London, 8 August - Abdolfattah Soltani is one of Iran’s most prominent human rights lawyers. He spent most of his legal career defending political prisoners before becoming one himself.
After representing many detainees held on politically motivated charges, this fearless defense attorney has been imprisoned since 2011, serving a 13-year prison sentence for “being awarded the  Nuremberg International Human Rights Award,” “interviewing with media about his clients’ cases,” and “co-founding the Defenders of Human Rights Center.”
Soltani was recently granted furlough from Evin Prison to mourn his daughter’s death on August 4th, 2018. His 30-year-old daughter, Homa, passed away on August 3rd from a heart attack.
Video clips were posted on social media, showing Soltani being reunited with his family at a morning ceremony for his daughter. One clip shows Soltani breaking down into tears as he embraces his wife, Masoumeh Dehghan.
In a video clip showing Soltani standing over his daughter’s grave, he says, “I pledge in the presence of all the martyrs to always serve the people and work for the greatness of the country.” He continues, “I hope to God that we will always do the things that make the people happy. I pledge to never forget the people. I pledge in the presence of your good soul to never forget your mission to bring happiness and help the people. We will strive to bring a smile onto the faces of the people. I salute you all.”
How much time Soltani will be granted for this furlough is unclear. His lawyer, Saeed Dehghan, called on President Hassan Rouhani on August 5th, to seek Soltani’s release.
Article 58 of Iran’s Islamic Penal Code allows prisoners to be conditionally released after serving a third of their sentence. While Soltani, 64, has been eligible for release since 2014, the Intelligence Ministry — operating under Rouhani — has blocked his freedom despite his deteriorating health, according to his surviving daughter, Maede.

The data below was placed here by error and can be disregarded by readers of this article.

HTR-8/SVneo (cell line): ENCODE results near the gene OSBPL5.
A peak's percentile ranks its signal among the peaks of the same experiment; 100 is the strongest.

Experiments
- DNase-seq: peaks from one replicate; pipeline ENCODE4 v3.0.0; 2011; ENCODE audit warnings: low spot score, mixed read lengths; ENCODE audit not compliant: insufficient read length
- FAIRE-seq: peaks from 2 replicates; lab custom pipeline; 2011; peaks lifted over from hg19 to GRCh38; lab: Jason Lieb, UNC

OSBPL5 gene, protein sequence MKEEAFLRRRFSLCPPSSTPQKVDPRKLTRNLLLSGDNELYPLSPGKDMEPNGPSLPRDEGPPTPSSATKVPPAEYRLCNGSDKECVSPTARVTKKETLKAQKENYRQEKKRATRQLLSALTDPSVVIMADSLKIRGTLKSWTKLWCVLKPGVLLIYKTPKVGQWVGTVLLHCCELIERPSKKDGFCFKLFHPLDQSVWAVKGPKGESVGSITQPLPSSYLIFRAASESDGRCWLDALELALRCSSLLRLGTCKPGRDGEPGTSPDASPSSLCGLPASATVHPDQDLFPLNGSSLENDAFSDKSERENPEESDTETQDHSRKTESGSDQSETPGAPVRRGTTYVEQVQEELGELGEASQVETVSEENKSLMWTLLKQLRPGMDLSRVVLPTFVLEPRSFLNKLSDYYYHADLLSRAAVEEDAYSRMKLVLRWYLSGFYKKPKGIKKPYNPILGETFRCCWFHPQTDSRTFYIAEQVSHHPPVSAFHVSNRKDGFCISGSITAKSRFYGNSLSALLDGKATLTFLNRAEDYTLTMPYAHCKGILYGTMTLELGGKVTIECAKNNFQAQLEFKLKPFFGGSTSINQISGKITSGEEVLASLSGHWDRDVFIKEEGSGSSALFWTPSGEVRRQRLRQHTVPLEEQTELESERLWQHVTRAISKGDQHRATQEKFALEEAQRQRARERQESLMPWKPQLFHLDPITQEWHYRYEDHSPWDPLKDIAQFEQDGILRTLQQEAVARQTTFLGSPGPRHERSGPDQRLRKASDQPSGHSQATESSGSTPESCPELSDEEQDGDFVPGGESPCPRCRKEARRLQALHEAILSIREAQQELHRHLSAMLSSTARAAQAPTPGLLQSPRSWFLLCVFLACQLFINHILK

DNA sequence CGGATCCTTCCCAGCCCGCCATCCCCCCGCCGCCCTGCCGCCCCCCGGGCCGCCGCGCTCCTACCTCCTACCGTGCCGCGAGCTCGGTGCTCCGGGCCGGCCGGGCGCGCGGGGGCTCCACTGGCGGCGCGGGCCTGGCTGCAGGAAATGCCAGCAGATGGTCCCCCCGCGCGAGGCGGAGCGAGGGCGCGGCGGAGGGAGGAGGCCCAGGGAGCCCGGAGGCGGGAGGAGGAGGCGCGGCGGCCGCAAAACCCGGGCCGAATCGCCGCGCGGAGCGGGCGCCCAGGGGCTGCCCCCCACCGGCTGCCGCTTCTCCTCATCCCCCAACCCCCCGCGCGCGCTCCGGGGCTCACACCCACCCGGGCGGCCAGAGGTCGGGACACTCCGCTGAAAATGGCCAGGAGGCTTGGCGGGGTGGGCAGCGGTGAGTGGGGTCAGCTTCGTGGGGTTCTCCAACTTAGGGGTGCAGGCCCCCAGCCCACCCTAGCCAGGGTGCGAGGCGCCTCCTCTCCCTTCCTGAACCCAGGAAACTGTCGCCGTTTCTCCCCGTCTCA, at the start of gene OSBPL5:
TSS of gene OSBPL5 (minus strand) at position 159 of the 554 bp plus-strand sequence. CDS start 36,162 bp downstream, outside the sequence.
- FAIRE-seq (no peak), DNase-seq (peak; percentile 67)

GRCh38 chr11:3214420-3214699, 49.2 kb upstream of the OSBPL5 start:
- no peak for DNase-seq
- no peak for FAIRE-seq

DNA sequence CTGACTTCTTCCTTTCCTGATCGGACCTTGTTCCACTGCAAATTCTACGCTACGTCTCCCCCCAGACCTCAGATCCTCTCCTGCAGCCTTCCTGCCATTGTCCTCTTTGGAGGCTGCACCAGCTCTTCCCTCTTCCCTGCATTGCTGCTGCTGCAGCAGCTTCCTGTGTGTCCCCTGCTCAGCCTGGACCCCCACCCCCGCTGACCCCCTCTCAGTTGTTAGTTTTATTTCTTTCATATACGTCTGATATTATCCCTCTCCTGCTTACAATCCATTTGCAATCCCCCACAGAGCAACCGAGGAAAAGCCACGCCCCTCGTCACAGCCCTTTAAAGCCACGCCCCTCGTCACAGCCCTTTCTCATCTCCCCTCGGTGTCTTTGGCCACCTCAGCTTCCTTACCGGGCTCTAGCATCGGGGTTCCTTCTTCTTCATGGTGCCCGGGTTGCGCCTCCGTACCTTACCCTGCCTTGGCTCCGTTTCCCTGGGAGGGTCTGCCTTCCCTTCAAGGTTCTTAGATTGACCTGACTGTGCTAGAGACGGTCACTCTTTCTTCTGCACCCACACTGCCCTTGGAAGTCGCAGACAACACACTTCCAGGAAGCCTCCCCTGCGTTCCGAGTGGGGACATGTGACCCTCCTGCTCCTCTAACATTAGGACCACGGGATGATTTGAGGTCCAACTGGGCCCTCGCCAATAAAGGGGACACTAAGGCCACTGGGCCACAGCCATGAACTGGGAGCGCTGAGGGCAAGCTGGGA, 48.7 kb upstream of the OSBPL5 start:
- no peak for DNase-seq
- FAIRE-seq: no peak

“They don’t want him to go free only because he insists on his rights and innocence,” Maede Soltani told the Center for Human Rights in Iran (CHRI) in September 2017, adding, “The judiciary isn’t impartial or independent. The real decision-maker is the Intelligence Ministry.”
Narges Mohammadi and Nasrin Sotoudeh, former staffers of the now defunct CHRI, are also currently being held in Evin Prison. The center’s co-founder, Nobel Peace Laureate and attorney Shirin Ebadi, facing repeated threats that she would also be imprisoned, fled Iran in 2009.
Mahvash Sabet, a formerly imprisoned Baha’i faith leader said she would “never forget” Soltani’s brave attempts to defend her before she was sentenced to 10 years in prison.
“In one of the court sessions, after a lot of wrangling, our lawyers were given a chance to present a defense. I remember Mr. Abdolfattah Soltani, the prominent lawyer who I greatly respect, standing up and rejecting the charges on three grounds,” she said. “Despite their firm belief in Islam, he [attorney Hadi Esmailzadeh] and Mr. Soltani defended us regardless of our beliefs. What mattered to them was that their clients were human beings and citizens of this country, just like them.”